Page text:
Wednesday, March 17, 2010

John Steinbeck

Almost three years ago, I developed an intense fascination with the great James Dean. This post isn't about that love, though it is relevant. As a result of falling in love with Jimmy, I decided that it was only appropriate to watch all of his movies, which unfortunately there are only three as his life was taken tragically in a car accident in the 50s. Anyway, his first feature film was the film adaptation of John Steinbeck's East of Eden. The movie encompasses only the very latter half of the novel, when Caleb Trask is focused on. Cal, played by Dean, is completely and utterly fantastic. His character is distraught and torn between his desire to be good and his pull to do evil.  His character is contrasted with his brother Aron, who is all good. The two are representative of Cain and Abel, two brothers who strive to make their father proud, the one succeeds while the other fails. The movie is fantastic and it led me to read the book, which is even better.

Though I talk incessantly about my love for the YA fantasy novel, I can take pride in the following statement: my favorite book is without even a glimpse of doubt, East of Eden. It is a fantastic novel that spans over the lives of three generations and focuses on the existence of good and evil within individuals. The plot is full of incredible depth despite its true simplicity.

I have recently started reading Journal of a Novel: The East of Eden Letters, which is John Steinbeck's description through the process of writing his novel. I opened it thinking, blah, boring! But I really am enjoying it. It is fascinating to see the workings of such an amazing writer in relation to such an incredible novel. More or less, it is like I am reading John Steinbeck's blog. He is brilliant and charming. I have even taken to highlighting! What have I become!?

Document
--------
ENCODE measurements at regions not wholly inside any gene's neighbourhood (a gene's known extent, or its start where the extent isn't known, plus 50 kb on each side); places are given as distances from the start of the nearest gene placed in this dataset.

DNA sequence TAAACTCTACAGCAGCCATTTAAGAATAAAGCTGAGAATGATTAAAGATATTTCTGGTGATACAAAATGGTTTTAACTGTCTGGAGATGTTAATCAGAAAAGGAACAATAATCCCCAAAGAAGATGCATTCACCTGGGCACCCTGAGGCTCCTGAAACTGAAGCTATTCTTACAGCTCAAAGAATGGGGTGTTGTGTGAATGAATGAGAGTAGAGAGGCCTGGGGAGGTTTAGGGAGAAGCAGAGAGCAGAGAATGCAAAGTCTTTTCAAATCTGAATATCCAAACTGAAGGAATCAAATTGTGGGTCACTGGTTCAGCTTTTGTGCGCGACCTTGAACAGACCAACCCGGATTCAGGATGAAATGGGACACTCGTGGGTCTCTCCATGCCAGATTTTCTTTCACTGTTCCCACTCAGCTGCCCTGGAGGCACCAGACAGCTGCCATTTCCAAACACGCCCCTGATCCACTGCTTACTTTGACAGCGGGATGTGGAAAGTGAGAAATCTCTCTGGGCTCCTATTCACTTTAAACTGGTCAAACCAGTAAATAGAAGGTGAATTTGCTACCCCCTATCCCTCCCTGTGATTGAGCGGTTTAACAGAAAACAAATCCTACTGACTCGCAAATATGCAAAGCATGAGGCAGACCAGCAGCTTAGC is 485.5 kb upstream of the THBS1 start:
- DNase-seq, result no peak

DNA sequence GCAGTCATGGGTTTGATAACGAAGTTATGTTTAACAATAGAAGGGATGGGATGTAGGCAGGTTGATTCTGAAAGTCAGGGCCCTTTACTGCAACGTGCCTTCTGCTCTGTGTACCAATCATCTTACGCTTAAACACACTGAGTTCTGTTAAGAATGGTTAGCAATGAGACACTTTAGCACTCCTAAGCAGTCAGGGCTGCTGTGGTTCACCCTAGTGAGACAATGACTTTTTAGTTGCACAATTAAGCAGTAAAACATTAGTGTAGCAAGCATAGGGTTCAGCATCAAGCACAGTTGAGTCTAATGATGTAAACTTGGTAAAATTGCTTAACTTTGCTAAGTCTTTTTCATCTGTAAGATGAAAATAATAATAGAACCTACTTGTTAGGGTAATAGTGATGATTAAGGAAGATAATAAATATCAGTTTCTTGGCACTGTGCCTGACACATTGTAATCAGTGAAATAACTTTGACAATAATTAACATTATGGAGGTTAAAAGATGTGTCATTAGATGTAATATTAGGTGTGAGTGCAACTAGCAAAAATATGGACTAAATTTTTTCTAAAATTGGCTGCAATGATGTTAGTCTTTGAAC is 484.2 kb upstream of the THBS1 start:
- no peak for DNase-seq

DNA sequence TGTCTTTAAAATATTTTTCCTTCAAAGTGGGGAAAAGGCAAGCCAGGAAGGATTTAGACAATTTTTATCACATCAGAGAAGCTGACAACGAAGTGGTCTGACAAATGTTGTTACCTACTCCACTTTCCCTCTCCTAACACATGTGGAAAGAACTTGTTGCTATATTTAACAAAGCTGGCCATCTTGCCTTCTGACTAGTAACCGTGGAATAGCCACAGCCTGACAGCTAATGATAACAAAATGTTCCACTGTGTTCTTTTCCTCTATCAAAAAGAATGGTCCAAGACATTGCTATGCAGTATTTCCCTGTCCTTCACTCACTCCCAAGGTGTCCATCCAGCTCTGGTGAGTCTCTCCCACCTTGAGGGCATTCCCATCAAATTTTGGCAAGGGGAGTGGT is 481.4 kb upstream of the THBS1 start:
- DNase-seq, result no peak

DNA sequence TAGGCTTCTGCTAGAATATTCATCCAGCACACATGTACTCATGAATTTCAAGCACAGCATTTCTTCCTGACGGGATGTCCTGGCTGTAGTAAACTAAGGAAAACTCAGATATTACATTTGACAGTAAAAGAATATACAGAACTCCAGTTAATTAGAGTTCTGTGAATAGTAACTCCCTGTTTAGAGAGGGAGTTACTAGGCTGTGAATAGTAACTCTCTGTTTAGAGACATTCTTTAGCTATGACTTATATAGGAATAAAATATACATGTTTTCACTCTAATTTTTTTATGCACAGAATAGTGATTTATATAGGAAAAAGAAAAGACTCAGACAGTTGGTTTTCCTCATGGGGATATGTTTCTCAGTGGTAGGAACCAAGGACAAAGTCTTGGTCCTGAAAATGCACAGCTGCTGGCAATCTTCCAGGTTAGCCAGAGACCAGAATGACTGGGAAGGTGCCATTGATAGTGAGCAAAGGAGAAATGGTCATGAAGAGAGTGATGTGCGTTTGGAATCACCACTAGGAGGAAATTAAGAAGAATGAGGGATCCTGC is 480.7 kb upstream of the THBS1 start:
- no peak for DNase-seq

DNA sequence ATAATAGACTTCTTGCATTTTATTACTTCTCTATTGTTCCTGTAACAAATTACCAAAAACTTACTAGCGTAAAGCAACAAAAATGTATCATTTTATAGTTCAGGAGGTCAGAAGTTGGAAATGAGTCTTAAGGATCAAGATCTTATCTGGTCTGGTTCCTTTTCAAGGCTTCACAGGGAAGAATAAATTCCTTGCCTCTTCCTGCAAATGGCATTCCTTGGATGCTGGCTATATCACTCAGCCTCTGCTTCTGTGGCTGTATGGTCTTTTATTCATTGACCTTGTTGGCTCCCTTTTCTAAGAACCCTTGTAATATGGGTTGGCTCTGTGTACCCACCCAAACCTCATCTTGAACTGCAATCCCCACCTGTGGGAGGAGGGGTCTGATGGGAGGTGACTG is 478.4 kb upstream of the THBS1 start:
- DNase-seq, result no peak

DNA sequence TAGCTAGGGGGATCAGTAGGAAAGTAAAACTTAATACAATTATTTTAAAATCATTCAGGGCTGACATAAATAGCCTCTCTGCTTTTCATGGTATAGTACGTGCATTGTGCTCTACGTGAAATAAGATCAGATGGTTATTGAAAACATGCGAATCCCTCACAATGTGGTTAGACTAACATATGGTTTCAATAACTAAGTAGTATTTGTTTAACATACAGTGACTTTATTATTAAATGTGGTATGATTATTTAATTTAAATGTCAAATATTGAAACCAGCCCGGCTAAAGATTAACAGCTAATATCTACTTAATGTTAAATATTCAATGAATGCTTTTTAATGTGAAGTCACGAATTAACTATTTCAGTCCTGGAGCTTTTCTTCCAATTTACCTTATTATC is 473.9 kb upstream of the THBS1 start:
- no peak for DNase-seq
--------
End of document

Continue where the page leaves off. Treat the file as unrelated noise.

Here are a few quotes that I totes love:

"I can't think of anything else necessary to a writer except a story and the will and the ability to tell it."
"It is though the words were not only indelible but that they spread out like dye in water and color everything around them."
"Even if I knew nothing would emerge from this book I would still write it."
"I can hear that in my ears and see it with my eyes and there is no reason why my pencil should not write it."
"Well, it just has to be because this is the way I am going to do it willy or nilly."

(John Steinbeck)

As a novelist myself, and I use that term with a lot of freedom, the things he says really have an impact. East of Eden has had an influence on my own novel, thus to be able to take a glimpse inside Steinbeck's head is like accessing free wifi. To see that though his talent trumps mine ten fold, he still thinks of writing in a similar manner. 

He often talks about how when he doesn't write he feels a certain sadness. I haven't written anything since Saturday and I feel like my characters are getting annoyed with me. They aren't visiting my thoughts and I start to question if theirs is the story I still want to tell! I think what I need to remember is exactly what Steinbeck has said. Even if nothing ever comes from this novel, I still need to write it. The story still needs to have a beginning, middle and end. Willy or nilly. 

1 comment:

  1. I Love Steinbeck! I picked up one of his books in 8th grade (The Wayward Bus) and was amazed at how easily I got lost in the world he created. I'm sure some of the themes were beyond me at that age, but I still enjoyed the read from cover to cover!


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